“The circumstances demanded that we focused on asset conservancy as the core mission of the museum, knowing the unlikelihood of securing viable and stable display space in the short term,” said McDougall


As the museum collection moves to Edenvale, the museum has been rebranded as the “Canadian Air & Space Conservancy.”

In 2004, pilot Bob Laidlaw flew a restored DH-82C Tiger Moth from California to Downsview, and presented the biplane as a donation to the Toronto Aerospace Museum. Ken Swartz Photo
In 2004, pilot Bob Laidlaw flew a restored DH-82C Tiger Moth from California to Downsview, and presented the biplane as a donation to the Toronto Aerospace Museum. Ken Swartz Photo

The collection includes a wartime RCAF de Havilland DH 82C Tiger Moth trainer, and postwar Canadair CT-133, Canadair CT-114 Tutor and Beechcraft CT-134 Musketeer trainers, de Havilland CS-2F Tracker, and Bell CH-136 Kiowa helicopter. Civilian aircraft include a Fleet 80 Canuck, a Zenair CH 200 homebuilt and the UFM Easy Riser ultralight flown by “Father Goose” Bill Lishman. It also includes historic archival material and exhibits reflecting major developments in Canada’s aviation history, most of which took place in the Ontario region.

Many other historic civilian and military aircraft and related historic material have been offered to the museum since 2011, and now, with new facilities will be actively considered.

Edenvale is an ideal site to display the museum collection and host special events again. The airport has three runways (up to 4,000 feet in length) and is already home to two aviation heritage groups.

The museum recognizes that its future success will depend on partnering with similar community and national organizations such as museums in Ottawa and Trenton. In future, it will make artefacts from the collection available to other like-minded organizations and other venues on a loan or exchange basis, expand its aircraft, artefact and archive collection, and resume aircraft restoration activities once facilities become available.

17 thoughts on “Former Toronto Aerospace Museum secures new airport home

  1. I am thrilled with this announcement as I was so upset when they closed down the museum for another hockey rink. I felt like Canada had lost another piece of its soul ! Downsview was so pivotal in not only Canadian aviation history , but world aviation history as well. I cannot believe that the Government never stepped in and allowed the museum to continue in its original home. It is good to know that interested parties took it upon themselves to preserve these amazing artifacts and at least now , they can be preserved for posterity !

    Please add me to you emailing list

  2. Given the lack of other and better alternatives anywhere in the GTA the Edenvale answer is a “godsend” especially when one recognizes the number of other Canadian history-related projects that have failed to “get off the ground”.

  3. It is not the airport, but is the Edenvale Classic Aircraft Fountain that has been putting on the largest vintage/classic air & auto show the ‘Gathering of the Classics’ for over 25 years. It started when this flying museum group was based in Collingwood, operating as the Collingwood Classic Aircraft Collection.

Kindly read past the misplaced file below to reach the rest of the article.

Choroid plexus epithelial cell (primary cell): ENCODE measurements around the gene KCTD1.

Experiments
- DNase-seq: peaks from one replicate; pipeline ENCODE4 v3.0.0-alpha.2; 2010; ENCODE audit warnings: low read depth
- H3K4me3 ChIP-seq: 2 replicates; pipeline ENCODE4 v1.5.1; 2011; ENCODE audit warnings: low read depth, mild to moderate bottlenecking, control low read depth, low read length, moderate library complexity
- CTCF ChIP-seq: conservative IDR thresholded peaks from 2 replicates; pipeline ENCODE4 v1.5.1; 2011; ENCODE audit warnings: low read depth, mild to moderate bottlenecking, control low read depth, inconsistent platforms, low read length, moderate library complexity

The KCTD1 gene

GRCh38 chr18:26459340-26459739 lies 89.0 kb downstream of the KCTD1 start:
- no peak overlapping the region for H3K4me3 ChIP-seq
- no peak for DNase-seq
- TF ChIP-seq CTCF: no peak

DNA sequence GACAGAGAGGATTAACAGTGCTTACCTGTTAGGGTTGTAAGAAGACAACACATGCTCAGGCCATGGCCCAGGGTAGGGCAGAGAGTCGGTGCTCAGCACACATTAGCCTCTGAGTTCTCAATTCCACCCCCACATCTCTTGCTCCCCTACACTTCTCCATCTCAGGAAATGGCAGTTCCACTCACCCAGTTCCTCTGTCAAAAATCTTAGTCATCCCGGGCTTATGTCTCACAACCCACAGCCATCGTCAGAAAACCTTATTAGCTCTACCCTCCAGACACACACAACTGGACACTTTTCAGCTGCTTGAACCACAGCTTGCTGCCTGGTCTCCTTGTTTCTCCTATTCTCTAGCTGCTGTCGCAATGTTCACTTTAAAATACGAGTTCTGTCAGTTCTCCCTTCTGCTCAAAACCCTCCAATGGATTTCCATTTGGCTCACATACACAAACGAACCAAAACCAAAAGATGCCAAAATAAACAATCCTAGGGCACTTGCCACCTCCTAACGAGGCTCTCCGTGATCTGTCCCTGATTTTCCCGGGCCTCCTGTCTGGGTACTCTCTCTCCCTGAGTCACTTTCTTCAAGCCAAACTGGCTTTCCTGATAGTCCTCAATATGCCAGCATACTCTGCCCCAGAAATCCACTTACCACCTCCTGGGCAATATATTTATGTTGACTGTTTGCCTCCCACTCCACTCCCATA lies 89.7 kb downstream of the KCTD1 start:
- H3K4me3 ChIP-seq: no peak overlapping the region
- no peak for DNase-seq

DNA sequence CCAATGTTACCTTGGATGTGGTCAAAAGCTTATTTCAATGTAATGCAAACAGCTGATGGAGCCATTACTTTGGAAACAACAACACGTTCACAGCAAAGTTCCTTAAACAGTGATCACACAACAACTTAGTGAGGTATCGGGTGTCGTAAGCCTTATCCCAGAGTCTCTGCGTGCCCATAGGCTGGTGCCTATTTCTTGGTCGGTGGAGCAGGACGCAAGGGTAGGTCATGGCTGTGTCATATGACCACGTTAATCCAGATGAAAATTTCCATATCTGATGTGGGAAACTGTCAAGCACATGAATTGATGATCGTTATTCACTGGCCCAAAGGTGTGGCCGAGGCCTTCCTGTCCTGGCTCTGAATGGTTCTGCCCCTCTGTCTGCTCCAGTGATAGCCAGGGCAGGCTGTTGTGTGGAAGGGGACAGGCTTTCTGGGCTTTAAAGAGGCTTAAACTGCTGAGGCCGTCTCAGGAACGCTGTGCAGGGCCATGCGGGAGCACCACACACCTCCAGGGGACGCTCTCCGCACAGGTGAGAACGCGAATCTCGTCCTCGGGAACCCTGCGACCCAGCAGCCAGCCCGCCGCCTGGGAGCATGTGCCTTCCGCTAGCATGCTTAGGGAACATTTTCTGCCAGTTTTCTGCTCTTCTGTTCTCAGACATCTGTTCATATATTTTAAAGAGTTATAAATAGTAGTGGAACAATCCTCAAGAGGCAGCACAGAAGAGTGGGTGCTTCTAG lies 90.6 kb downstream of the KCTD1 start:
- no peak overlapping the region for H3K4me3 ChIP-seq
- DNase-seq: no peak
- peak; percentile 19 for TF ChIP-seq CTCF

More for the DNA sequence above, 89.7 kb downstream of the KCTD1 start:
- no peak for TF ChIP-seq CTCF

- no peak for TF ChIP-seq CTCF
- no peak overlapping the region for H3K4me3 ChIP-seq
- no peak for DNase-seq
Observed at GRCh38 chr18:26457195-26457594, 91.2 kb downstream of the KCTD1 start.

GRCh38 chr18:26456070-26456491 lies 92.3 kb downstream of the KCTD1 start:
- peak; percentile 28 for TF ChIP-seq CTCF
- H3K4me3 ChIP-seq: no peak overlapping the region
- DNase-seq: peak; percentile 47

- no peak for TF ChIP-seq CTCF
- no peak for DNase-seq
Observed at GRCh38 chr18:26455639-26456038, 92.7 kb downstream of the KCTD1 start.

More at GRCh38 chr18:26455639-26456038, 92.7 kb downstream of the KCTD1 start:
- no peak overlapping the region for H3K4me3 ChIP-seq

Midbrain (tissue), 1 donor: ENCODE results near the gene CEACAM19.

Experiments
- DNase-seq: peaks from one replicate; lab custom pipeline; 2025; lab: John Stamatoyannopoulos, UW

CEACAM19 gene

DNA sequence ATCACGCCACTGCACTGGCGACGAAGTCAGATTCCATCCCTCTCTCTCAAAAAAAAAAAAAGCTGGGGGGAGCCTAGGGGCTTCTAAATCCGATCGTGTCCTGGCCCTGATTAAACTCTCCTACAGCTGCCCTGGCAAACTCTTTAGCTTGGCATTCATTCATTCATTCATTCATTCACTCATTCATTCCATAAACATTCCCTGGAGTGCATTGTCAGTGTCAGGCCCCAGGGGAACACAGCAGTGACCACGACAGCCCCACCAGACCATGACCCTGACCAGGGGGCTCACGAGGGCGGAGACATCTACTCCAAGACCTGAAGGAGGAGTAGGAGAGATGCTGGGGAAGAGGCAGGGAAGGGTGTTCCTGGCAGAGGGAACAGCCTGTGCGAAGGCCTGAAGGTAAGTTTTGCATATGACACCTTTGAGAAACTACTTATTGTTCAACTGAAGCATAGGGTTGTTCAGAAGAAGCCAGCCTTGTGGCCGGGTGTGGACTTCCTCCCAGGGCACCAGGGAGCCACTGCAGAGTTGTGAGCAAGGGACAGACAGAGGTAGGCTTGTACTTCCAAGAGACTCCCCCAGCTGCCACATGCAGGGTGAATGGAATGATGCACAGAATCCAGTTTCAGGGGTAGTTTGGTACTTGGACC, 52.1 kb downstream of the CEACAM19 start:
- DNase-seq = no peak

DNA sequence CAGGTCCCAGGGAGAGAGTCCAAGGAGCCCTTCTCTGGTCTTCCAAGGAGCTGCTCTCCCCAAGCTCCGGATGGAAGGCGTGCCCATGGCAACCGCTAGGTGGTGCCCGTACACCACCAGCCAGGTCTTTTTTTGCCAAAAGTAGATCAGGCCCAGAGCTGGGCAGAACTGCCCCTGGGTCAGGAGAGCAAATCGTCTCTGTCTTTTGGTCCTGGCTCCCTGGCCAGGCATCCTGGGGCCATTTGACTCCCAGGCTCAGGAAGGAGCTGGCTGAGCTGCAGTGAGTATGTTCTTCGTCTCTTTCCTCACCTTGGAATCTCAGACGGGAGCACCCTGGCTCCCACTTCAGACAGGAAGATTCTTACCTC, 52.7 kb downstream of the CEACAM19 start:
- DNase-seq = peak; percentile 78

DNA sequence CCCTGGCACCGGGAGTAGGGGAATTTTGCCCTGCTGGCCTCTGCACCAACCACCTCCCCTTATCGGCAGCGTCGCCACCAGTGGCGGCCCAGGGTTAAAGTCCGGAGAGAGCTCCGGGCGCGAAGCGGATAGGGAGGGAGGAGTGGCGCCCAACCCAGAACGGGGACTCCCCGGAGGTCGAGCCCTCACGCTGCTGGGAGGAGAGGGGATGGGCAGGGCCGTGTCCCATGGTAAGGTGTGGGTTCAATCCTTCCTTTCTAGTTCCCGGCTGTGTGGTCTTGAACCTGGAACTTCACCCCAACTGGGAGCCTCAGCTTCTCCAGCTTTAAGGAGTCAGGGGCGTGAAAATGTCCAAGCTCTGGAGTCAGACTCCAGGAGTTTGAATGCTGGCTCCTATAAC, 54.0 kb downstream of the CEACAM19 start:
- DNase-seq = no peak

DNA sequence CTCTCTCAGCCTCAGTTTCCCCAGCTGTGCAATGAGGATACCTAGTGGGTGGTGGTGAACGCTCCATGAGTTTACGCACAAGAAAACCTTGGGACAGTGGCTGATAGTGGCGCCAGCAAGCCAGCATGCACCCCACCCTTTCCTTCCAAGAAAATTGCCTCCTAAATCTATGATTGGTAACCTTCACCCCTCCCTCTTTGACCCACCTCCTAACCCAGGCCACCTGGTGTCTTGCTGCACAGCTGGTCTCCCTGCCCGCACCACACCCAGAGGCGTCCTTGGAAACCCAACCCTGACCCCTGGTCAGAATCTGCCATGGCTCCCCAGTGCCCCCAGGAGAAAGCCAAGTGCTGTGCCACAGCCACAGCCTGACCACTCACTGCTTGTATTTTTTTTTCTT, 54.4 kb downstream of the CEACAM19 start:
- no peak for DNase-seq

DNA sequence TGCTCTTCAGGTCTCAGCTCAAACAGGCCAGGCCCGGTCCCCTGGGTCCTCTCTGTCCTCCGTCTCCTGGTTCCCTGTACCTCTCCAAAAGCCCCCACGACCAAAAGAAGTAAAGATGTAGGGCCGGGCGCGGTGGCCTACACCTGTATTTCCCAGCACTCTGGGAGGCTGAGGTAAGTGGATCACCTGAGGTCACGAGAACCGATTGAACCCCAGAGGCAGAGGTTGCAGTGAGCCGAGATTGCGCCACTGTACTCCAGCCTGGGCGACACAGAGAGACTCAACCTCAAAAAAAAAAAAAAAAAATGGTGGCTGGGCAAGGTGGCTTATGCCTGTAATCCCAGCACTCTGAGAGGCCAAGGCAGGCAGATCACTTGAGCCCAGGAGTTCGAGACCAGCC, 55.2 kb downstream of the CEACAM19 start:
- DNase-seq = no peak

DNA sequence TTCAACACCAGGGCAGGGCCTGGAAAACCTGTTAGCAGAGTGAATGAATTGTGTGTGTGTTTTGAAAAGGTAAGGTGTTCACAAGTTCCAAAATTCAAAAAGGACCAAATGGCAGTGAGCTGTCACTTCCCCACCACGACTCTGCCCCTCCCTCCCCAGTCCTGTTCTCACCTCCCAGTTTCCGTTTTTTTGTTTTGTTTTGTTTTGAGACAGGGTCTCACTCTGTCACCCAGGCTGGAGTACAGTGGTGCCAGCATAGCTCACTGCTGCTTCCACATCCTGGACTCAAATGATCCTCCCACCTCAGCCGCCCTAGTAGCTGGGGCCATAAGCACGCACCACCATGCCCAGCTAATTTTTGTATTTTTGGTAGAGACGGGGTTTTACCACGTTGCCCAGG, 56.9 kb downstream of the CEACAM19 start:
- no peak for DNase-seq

When the CCAF lost their building at Collingwood, Milan Krupa had owned Edenvale Aerodrome for just over one year and offered to build them a new hangar to help generate interest in his new airport. The Gathering of the Classics came with the restoration museum and the group changed their operating name to reflect the new location, becoming the ECAF.
    Bringing the second museum with their wonderful collection of aircraft will benefit all three parties, especially with overlapping aircraft, Toronto’s are static, and ECAF with theirs all flying.
    If the two museums work together, they’ll both have a good future.

  4. This is great news and long overdue. Given our aviation heritage in Ontario we need to be able to showcase our stories.

    Will there be and direct relationships with the existing heritage organizations at the new location. This is a great opportunity to maximize efforts.

  5. Thank you Mr Krupa, for taking in the CASM collection. I am a volunteer at the museum since 1999, working out mainly in the Admin. And on the T33 restoration. Also I set up the systems for the Memberships and bookkeeping. I would love to help in any way I can.

  6. I was a volunteer helper with the museum when it was in operation at downsview. A memorable display area was the original manufacturing machinery for the very earliest (largely wood) planes — all driven by a system of belts powered by one central power unit.

  7. As one of the yanks who flew as a bush pilot, in the Canadian north country and received the Medal of Bravery for my aviation rescue work, I salute your accomplishment in finding a home for the museum. As a farm boy, from the state of Iowa, the RAF taught me how to fly during the Suez Canal Crisis. I was based at Oxbridge Royal Air Force Station, south of London, England. It turned out to be a short engagement, and so I was retired, as a volunteer reserve and sent back home, at the ripe old age of nineteen. I still remember when I was first engaged by my bat boy, early one morning, after arriving. He woke me, introduced himself, and offered me a cup of coffee. He informed me that he would clean my room, press my uniforms, and spit shine my shoes. I told him that I could do that myself. Then he leaned over, with his nose to mine, and said: Sir, get use to it, because you are going to be the Queen’s officer.

  8. Looking forward to my visit end of June,i come to Canada every year to visit my Cousin in Missisauga my main interest is to visit Aircraft museums
    Stuart UK

  9. My 12y.o. autistic grand-nephew is coming to Toronto in August and is fascinated with anything aviation related. Please send info on tour availability. Thx, RH